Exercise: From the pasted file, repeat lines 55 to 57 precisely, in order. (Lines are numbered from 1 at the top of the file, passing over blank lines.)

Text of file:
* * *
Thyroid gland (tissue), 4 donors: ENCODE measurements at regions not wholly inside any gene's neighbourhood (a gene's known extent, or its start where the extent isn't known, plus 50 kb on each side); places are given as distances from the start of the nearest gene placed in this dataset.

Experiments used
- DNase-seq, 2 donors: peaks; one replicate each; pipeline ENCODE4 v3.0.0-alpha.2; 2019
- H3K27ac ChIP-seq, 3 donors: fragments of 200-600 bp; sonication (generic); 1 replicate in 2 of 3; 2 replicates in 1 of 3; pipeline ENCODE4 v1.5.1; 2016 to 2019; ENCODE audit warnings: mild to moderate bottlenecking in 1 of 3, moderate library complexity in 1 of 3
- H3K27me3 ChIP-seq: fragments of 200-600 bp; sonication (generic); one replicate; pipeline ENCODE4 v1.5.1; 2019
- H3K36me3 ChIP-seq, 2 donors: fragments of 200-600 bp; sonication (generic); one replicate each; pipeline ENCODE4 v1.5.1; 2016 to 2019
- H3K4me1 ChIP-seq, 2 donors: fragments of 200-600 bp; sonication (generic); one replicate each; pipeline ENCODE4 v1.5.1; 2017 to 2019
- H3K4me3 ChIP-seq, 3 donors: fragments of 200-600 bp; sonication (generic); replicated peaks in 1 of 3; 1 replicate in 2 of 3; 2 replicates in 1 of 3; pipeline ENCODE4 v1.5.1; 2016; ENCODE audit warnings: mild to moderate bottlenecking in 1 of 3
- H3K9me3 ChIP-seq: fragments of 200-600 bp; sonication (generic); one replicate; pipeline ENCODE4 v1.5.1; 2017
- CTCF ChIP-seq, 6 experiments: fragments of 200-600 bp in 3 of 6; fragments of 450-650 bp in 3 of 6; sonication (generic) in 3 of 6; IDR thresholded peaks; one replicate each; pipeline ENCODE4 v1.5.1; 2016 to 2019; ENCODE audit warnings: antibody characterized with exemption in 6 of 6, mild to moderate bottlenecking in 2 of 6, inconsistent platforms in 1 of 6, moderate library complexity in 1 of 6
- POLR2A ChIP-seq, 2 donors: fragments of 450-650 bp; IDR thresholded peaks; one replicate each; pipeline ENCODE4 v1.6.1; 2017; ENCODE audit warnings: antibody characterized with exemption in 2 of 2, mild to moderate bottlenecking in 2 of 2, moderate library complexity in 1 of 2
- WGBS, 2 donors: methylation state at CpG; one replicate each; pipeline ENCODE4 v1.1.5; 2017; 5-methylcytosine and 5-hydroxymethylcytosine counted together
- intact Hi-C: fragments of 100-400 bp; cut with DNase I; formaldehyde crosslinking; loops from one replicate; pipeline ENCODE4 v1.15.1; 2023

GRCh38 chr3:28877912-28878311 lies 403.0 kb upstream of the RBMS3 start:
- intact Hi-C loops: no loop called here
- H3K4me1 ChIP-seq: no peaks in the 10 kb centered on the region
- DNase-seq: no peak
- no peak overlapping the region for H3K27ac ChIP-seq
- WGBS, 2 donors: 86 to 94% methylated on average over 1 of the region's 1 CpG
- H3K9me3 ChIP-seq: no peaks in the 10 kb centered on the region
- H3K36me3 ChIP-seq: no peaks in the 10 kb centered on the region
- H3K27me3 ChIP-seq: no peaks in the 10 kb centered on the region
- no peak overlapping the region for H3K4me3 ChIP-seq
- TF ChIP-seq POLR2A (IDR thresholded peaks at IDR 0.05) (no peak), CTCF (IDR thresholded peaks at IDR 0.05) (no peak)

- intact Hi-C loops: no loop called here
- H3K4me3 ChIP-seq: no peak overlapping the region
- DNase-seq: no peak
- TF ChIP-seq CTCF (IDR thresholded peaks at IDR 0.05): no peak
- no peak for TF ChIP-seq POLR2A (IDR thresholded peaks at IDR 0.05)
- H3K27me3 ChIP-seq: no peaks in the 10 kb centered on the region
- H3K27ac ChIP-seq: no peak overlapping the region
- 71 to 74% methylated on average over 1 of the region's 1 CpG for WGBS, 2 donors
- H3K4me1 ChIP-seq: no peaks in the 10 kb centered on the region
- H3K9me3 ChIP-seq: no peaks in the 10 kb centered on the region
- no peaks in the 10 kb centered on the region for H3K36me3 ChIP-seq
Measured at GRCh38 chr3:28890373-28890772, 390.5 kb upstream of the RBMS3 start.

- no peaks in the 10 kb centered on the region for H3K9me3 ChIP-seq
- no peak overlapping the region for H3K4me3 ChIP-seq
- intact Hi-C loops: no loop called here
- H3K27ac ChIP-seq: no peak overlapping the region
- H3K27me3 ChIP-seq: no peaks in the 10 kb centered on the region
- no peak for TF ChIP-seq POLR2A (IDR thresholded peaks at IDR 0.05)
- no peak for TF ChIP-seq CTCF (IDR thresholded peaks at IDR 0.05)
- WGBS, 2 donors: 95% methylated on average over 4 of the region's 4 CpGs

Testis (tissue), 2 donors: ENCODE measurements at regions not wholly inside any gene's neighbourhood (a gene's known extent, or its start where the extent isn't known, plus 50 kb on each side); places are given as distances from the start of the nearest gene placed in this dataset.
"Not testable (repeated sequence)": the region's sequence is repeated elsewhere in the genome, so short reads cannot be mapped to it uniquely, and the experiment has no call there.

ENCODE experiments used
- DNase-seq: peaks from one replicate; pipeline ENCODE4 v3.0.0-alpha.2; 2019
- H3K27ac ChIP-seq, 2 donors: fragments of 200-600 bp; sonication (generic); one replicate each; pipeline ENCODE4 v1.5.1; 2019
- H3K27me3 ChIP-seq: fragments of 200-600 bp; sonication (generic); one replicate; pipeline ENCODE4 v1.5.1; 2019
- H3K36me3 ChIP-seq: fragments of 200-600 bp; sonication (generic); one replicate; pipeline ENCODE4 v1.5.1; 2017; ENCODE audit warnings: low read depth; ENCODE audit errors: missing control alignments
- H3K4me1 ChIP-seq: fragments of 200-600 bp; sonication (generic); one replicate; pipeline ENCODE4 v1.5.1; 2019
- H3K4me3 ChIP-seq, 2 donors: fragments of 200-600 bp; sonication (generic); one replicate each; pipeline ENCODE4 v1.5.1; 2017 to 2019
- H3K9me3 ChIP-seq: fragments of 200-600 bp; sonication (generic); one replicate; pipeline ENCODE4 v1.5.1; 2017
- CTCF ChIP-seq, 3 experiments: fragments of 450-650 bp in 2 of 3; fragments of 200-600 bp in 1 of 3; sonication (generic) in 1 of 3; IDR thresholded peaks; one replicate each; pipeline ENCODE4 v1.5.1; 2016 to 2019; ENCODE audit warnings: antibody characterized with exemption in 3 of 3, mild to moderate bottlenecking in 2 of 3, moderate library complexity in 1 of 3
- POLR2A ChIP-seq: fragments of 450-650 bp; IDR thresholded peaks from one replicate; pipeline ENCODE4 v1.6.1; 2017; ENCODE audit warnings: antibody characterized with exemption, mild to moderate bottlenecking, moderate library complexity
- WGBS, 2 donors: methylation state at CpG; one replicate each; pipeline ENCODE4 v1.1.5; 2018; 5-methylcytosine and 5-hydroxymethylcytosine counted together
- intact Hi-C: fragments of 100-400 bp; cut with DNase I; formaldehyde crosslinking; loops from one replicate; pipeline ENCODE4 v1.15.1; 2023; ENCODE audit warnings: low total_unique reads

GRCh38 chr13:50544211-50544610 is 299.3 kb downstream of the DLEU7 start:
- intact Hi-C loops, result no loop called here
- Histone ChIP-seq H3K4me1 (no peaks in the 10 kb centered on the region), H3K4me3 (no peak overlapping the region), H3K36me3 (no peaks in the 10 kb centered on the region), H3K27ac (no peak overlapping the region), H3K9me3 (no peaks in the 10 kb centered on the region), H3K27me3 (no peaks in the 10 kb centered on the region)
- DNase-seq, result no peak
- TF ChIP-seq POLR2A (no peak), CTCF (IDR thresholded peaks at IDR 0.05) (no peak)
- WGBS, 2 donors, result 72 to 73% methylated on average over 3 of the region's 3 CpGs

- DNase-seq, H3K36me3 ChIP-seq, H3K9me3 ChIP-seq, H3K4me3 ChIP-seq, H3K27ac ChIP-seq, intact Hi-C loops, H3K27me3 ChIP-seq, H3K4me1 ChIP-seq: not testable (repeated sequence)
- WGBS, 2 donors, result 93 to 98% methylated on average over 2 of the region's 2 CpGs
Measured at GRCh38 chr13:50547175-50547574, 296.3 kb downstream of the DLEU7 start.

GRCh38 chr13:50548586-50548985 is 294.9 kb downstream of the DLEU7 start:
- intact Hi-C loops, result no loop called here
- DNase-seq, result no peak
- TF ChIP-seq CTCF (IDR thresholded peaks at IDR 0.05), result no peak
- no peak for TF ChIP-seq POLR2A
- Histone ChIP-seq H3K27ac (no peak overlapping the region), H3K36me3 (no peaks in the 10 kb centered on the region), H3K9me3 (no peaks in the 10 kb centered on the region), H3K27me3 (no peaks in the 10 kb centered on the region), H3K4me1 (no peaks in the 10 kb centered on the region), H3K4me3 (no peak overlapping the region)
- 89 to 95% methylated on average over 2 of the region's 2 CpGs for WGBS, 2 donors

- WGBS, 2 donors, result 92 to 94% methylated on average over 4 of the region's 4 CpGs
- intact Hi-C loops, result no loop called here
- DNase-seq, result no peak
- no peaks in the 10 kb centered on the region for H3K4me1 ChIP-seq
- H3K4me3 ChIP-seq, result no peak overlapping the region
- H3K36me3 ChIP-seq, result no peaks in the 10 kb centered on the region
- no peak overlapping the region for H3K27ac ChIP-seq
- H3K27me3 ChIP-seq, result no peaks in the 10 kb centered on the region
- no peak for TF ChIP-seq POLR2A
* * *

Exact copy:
- CTCF ChIP-seq, 3 experiments: fragments of 450-650 bp in 2 of 3; fragments of 200-600 bp in 1 of 3; sonication (generic) in 1 of 3; IDR thresholded peaks; one replicate each; pipeline ENCODE4 v1.5.1; 2016 to 2019; ENCODE audit warnings: antibody characterized with exemption in 3 of 3, mild to moderate bottlenecking in 2 of 3, moderate library complexity in 1 of 3
- POLR2A ChIP-seq: fragments of 450-650 bp; IDR thresholded peaks from one replicate; pipeline ENCODE4 v1.6.1; 2017; ENCODE audit warnings: antibody characterized with exemption, mild to moderate bottlenecking, moderate library complexity
- WGBS, 2 donors: methylation state at CpG; one replicate each; pipeline ENCODE4 v1.1.5; 2018; 5-methylcytosine and 5-hydroxymethylcytosine counted together